Kulkmann's G@mebox - www.boardgame.de



Michael Nietzler &
Oliver Wolf

GAMEHEADS / Heidelberger

No. of Players:
3 - 5



A recurring theme for board- and cardgames always has been the simulation of conflicts between Nobles in feudal Japan, and here some great games like Reiner Knizia's Samurai or Shogun by MB will be fondly remembered. And now, once again the theme has been resurrected for another boardgame, and this time it is the small German design group GAMEHEADS - which has successfully published their dartgun-game Cop & Killer in 2007 - who has decided to release their new game Bushido in cooperation with HEIDELBERGER.

On first sight Bushido offers most of the elements which are known from one wargame or another, so that at the beginning of the game each player owns a Clan fortress on a map made up of hexagonal landscape tiles (provinces) and troops are placed in turn to distribute all provinces between the players. According to the characteristics of the provinces owned, each player adjusts his scores of available reinforcements (Katana symbols), troop allowances (rice bowls - Koku) and Daymio Honour (according to the value of the province). The Daymio Honour resembles the personal Honour of the player and is of special importance, since the first player to reach 50 Daymio Honour or otherwise the player with most Daymio Honour after 12 rounds will win the game. After the provinces were chosen and each was marked with one troop of the owning player, each player receives additional troops up to the level of the troop allowance of his combined provinces. All these troops are freely distributed to the players' provinces to finish the start setup of the gameboard.


In addition to the troops on the board, each player receives four tactics disks and ten combat markers which may be used in combat. Three of the tactics disks held at the beginning are fixed, whereas a fourth disk is randomly drawn from the pile of remaining disks. Also, each player gets two markers "Bonus Honour", and these may be used as an incentive for other players during the course of the game. Finally, since the players will not just act as Daymio in their own turns, but they may act as a Samurai during other players' turns, they receive a marker for noting their score of Samurai Honour. At the beginning each player starts with a fixed score of 10 Samurai Honour.

So far the elements available in Bushido might suggest some familiarity, but as you will see the rules for Bushido offer a few twists which are quite unexpected. Most striking here is the fact that a player is not able to fight his own battles, but instead he will have to chose an other player who will fight a battle for him. This unusual procedure is initiated at the beginning of a round when the active player receives a set of role cards which he distributes between the players, and in a five player games the available roles to be distributed by the active player are the Samurai, the Bushi, the Sensei and the Hatamoto. The fifth role - the Daymio - is kept by the active player, since it is his turn to act with his Noble.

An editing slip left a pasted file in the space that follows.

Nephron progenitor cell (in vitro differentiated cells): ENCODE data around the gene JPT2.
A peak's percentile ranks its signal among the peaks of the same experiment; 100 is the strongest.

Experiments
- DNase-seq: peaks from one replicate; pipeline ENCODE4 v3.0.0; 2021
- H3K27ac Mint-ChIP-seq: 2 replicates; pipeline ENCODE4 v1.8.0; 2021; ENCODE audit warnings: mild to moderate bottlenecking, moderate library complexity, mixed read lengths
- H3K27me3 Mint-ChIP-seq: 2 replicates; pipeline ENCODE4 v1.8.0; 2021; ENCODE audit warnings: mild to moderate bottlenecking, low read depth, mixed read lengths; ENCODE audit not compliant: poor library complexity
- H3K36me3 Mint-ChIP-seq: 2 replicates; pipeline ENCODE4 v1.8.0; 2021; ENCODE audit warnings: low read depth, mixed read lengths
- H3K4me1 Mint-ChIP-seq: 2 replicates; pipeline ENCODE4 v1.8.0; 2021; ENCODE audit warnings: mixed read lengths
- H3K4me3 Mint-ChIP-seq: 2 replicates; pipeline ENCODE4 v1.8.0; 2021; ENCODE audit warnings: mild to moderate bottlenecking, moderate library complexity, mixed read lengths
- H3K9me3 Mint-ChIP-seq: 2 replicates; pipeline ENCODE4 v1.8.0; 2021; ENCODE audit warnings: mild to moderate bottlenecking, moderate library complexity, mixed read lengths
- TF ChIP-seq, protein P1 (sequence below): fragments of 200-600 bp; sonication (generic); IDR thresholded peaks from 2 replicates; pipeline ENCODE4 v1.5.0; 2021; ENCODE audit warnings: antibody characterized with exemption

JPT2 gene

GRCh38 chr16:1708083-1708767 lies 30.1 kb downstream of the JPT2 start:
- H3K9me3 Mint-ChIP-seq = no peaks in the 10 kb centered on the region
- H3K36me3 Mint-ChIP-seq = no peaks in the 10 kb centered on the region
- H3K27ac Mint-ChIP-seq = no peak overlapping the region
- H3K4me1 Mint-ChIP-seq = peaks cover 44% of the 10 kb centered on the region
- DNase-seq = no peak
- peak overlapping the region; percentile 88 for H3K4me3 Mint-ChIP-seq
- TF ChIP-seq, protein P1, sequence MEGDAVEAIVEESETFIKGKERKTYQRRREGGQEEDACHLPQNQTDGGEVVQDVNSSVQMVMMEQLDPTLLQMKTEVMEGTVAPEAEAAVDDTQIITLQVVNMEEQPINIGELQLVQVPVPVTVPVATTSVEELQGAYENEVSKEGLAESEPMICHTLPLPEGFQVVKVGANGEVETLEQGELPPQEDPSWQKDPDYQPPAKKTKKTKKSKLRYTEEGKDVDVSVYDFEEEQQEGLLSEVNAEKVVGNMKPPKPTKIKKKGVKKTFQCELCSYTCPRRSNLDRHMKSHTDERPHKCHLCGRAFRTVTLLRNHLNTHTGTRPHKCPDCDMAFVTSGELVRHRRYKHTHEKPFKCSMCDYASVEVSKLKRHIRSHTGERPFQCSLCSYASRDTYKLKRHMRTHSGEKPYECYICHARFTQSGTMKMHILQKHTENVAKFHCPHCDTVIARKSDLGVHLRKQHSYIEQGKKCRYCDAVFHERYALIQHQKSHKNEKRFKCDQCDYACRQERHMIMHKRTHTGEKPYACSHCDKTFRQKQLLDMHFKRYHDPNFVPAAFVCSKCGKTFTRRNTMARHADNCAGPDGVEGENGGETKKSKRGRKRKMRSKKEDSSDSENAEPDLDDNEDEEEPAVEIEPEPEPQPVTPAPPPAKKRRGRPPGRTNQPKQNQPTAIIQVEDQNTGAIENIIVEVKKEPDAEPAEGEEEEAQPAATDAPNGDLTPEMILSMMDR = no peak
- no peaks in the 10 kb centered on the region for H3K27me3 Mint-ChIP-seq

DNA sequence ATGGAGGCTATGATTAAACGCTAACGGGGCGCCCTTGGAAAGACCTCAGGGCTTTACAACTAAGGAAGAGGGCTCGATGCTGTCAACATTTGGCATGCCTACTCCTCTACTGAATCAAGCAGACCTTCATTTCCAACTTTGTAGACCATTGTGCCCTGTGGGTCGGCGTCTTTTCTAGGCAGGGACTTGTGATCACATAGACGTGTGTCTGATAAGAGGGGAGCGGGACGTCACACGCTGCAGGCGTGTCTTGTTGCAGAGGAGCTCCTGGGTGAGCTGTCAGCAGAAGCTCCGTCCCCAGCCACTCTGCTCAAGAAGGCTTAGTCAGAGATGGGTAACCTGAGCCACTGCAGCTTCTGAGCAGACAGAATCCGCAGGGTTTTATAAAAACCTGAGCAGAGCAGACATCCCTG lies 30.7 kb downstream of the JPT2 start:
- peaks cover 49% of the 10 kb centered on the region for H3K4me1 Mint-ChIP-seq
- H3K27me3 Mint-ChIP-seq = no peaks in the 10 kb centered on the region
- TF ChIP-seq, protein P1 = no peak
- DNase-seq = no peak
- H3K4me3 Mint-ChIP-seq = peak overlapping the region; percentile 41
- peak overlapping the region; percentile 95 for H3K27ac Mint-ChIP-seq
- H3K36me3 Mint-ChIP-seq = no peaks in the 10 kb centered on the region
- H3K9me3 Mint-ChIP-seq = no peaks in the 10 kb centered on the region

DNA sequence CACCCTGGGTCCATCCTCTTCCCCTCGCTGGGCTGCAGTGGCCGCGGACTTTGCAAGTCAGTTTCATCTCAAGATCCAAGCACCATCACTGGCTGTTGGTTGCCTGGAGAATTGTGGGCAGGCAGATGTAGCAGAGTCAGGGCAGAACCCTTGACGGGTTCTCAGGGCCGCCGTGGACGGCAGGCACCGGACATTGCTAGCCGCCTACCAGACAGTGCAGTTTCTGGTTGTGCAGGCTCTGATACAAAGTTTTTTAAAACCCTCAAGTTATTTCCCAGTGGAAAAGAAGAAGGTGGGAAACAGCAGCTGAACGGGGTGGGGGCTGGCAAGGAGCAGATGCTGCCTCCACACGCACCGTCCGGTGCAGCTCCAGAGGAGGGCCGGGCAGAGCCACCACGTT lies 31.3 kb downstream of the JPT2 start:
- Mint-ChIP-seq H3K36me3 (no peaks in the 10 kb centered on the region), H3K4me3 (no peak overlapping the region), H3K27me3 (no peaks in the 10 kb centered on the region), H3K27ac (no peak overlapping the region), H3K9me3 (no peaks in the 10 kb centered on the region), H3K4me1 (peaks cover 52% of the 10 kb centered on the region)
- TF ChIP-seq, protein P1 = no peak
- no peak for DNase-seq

Before a battle takes place the Daymio may move any of his troops between all adjacent provinces, and then he chooses a province he wants to conquer by moving some of his troops into an adjacent province owned by the player who was assigned the role of Bushi. After the combat move has been made, the Daymio has to leave the conduct of the Battle with the Bushi player to the player who was assigned the role of Samurai, so that it will now be in the hands of the Samurai player whether the Daymio will win a new province or whether the Bushi will keep it.

To find the result of the combat both the Bushi and Samurai players each bet a secret amount of combat markers (values from "1" to "3"), and in addition each of the players choses a tactics disk for the battle. Markers and tactics disks are revealed simultaneously, and the combination of the tactics disks chosen by both players will have an influence on the value of the used combat markers. So, for example, the honourable duel is seen to be more valuable than the open battle and will double the value of the combat markers of its user, whereas the battle is too crowded to use assassins so that the value of the markers of the battle disk user will be doubled. However, as you might have guessed, the sneaky assassins will overcome the honourable duelist, so that this constellation will result in a doubling of the battle markers of the assassins player. In any case, the battle is lost by the player with the lower total of combat markers, and the loser must remove troops equal to the difference between the two results.

This are just a few examples for the basic rules applicable to the use of the three standard tactics disks which each player receives at the beginning of the game. However, there apart from the doubling of the value of the combat markers the use of specific tactics disks also may cause additional losses or other results which come from the collision of certain tactics. Furthermore, there exists a traitor disk which always will result in the instant loss of a battle.

After the battle the used tactics disks and combat markers will be discarded. The winner of the battle will collect Samurai Honour according to the number of defeated troops and markers used, and should the Samurai succeed in defeating all troops of the Bushi the province will the conquered for the Daymio. This means that the Katana, Koku and Daymio markers of the new owner and the former owner need to be adjusted according to the values of the province, and the successful Samurai will receive Samurai Honour according to the Honour value of the province. To give the Samurai a further incentive to win the battle, the Daymio also may have chose to place one or both of his Bonus Honour markers before the beginning of the battle, and if the Samurai should have conquered the province he will gain the Bonus Honour as well. If the Bushi was successful he gains Samurai Honour in a similar manner, and in the case he loses the battle but not all of his troops he will keep the province and for the remaining Daymio troops to retreat into an adjacent province.

As you can see, only the Daymio player can gain Daymio Honour as a result of a battle, whereas all gains by either the Samurai or the Bushi are recorded as Samurai Honour. However, troop movement and combat is only part of a whole player's turn, and there exists mechanics for the use of Samurai Honour and rules for the players with the other roles which make it interesting to have a look at the rest of a turn sequence.